Clifford Irving: The Westport Connection

Every obituary of Clifford Irving — who died Tuesday at 87 — note his claim to fame: In 1971 he wrote a fake autobiography of the eccentric and reclusive billionaire Howard Hughes, based on non-existent meetings and interviews.

But no obituary I’ve seen has mentioned a nearly as bizarre part of the author’s life: the garbage at his Westport home.

According to “Empire: The Life, Legend, and Madness of Howard Hughes” — a real book — E. Howard Hunt was known for more than just his conviction in the Watergate burglary (and subsequent cover-up).

Hunt also worked for Hughes. One of his assignments was to figure out the cost for someone to comb through the trash at Irving’s house. The aim was to find out if Irving was writing a follow-up book about Hughes, or had a connection with Hughes’ enemy Robert Maheu.

That’s all I know. If any “06880” reader has more information on Clifford Irving’s Westport years — including whether he lived here while writing his “Autobiography of Howard Hughes” — click “Comments” below.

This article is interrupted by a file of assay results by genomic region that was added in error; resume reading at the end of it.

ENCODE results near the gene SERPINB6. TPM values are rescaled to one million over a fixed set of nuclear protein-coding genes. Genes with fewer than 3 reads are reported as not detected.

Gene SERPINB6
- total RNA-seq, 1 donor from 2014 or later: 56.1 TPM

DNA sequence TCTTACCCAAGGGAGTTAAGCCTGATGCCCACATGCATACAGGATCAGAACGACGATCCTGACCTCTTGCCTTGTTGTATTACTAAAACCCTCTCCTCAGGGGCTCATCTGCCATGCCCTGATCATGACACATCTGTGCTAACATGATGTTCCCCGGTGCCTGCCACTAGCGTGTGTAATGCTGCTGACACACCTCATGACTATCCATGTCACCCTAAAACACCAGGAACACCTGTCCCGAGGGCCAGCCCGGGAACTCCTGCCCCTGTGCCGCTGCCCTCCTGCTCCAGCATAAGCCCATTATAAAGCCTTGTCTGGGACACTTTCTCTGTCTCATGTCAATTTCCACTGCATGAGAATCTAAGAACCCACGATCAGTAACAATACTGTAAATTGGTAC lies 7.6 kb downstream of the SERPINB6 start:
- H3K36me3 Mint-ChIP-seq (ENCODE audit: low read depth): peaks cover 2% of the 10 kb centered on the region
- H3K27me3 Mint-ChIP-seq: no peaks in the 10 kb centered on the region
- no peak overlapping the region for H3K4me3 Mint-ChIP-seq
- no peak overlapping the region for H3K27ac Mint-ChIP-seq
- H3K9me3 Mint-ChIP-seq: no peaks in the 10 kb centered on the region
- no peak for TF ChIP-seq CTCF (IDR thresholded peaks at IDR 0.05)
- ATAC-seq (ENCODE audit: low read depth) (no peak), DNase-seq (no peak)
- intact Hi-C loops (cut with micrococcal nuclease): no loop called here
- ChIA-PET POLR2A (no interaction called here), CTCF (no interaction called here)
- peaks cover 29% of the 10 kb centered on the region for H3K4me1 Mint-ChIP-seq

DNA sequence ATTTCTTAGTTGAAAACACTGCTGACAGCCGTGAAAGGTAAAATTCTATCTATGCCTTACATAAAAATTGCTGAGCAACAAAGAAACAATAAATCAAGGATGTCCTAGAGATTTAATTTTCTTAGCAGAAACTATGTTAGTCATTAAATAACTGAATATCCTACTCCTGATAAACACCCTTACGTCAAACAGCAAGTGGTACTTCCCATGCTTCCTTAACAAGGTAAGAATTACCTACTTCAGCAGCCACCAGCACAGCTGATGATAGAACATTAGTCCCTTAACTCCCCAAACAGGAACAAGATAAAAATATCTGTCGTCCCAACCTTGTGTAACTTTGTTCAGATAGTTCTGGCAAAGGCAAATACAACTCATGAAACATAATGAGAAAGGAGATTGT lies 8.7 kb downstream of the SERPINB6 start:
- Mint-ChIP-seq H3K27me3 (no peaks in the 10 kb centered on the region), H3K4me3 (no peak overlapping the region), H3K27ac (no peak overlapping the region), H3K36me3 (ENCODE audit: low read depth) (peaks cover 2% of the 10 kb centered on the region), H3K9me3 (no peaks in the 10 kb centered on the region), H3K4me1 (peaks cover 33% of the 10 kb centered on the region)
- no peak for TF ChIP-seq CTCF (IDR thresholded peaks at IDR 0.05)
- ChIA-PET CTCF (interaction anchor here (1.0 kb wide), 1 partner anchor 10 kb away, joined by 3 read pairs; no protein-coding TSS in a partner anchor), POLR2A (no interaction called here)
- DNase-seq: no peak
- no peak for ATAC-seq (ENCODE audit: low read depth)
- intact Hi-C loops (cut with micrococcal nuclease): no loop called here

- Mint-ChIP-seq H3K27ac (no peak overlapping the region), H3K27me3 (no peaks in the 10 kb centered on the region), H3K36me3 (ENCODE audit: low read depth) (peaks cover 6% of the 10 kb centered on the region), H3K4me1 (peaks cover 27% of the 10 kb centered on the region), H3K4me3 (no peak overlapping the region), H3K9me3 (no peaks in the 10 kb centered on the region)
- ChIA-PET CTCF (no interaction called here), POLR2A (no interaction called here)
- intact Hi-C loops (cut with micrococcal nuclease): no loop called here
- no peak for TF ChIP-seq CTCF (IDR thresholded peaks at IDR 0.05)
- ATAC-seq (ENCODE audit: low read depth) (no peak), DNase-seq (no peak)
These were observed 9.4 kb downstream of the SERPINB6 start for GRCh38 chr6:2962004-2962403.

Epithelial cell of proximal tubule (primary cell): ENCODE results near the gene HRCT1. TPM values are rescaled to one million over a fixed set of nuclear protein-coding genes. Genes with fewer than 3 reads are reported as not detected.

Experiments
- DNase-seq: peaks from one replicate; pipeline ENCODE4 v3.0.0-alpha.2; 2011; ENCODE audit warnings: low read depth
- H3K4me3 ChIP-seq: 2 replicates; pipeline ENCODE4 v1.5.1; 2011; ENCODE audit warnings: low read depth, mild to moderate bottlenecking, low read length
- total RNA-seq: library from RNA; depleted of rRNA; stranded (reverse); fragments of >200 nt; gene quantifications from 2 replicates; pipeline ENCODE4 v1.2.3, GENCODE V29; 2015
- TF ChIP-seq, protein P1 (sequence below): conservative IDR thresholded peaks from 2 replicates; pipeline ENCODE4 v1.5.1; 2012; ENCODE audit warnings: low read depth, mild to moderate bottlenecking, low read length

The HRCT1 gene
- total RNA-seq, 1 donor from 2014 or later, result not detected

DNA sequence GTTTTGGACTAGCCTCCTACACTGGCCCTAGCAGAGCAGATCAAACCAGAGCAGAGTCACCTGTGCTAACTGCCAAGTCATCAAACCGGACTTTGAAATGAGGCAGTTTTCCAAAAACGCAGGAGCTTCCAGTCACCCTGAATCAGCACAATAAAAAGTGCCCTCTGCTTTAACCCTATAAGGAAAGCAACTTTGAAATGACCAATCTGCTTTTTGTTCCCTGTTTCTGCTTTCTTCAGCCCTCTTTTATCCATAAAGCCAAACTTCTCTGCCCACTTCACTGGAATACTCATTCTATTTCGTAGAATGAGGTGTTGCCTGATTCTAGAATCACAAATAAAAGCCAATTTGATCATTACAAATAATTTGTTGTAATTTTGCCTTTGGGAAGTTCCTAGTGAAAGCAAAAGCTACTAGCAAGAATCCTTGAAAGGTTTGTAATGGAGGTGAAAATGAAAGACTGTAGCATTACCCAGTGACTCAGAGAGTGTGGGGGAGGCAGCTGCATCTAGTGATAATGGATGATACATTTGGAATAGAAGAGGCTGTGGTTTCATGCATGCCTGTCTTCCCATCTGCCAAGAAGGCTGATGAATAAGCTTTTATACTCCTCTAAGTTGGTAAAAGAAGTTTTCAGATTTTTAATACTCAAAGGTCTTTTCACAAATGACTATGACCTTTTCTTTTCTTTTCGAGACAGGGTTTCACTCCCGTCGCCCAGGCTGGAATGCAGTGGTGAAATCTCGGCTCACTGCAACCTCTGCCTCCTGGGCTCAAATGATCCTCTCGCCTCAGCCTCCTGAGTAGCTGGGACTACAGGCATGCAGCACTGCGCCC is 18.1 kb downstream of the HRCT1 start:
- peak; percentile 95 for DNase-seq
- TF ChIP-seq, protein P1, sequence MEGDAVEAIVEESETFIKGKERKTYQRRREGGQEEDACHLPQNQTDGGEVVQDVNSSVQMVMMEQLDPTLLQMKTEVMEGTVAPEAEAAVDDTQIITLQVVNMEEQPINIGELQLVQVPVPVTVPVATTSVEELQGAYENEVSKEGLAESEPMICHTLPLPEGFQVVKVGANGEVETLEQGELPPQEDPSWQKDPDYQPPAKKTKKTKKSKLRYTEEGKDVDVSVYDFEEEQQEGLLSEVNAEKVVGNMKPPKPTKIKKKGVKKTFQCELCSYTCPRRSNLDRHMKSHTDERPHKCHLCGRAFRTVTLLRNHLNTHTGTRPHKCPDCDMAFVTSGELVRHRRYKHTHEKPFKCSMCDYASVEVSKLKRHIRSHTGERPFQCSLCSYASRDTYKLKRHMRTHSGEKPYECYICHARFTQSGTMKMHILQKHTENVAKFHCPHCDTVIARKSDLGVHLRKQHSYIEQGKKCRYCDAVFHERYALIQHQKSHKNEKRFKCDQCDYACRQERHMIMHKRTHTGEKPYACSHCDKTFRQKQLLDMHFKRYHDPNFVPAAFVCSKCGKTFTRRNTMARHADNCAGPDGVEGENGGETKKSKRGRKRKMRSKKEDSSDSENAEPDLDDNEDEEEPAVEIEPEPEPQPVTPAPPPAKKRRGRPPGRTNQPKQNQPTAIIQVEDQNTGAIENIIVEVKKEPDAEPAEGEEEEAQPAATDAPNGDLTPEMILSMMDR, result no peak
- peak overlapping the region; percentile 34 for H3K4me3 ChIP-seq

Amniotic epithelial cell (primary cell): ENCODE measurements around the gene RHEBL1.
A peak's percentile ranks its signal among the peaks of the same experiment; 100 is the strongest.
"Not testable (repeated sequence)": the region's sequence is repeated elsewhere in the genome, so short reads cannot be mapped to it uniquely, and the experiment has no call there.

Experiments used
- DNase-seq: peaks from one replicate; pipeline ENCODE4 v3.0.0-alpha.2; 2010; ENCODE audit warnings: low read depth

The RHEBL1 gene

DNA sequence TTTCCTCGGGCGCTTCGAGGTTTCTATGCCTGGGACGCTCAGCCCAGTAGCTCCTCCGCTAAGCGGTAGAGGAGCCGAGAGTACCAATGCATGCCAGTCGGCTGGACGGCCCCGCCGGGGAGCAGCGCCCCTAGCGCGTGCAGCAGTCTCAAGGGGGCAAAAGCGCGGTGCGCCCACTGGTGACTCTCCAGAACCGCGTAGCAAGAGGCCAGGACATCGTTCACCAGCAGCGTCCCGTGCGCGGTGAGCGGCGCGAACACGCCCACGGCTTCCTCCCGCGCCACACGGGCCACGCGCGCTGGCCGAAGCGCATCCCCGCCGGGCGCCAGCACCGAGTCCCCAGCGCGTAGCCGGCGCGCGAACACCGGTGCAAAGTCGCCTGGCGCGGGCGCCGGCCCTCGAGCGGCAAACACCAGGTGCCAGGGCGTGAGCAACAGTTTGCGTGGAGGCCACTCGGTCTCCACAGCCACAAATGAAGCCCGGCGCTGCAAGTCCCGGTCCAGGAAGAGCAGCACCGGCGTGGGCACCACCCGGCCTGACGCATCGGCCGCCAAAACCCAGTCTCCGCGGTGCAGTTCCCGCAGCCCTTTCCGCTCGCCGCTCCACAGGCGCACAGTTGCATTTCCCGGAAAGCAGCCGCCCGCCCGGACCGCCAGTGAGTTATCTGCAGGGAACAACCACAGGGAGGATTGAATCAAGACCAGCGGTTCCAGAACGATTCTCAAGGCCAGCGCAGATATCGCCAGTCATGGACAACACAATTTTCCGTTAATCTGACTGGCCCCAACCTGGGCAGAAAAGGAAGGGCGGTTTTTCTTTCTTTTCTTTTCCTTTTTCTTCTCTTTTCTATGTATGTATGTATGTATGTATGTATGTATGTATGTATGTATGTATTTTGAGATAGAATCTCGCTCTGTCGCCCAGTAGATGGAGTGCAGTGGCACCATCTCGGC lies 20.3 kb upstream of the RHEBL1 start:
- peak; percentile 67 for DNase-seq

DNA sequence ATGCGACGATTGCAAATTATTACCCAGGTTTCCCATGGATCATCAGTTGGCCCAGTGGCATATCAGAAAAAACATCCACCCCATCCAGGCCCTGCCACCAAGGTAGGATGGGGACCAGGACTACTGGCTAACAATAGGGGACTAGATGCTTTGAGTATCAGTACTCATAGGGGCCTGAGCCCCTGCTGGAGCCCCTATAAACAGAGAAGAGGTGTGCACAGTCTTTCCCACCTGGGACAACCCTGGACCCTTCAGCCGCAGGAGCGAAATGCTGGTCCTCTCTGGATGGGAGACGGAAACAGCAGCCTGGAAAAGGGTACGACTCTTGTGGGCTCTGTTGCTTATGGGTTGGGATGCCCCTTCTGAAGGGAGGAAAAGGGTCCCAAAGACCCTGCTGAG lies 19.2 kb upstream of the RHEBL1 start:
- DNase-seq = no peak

(For a link to the “Empire” book that mentions Westport, click here.)

Clifford Irving, in 1972. (Photo/Jack Manning for the New York Times)

One response to “Clifford Irving: The Westport Connection

  1. Maybe Clifford Irving did live in Westport. And maybe Howard Hunt was correct (this time). But if it turns out that he was mistaken, there may be a good reason for his misapprehension. On several occasions, I enjoyed speaking with Philip Lorber, one of my predecessors on the Westport ZBA. He once told me that, as a result of his representation of Clifford Irving during “The Hoax” trial, he kept all of Irving’s original notes in his (Lorber’s) home off of Calvary Road.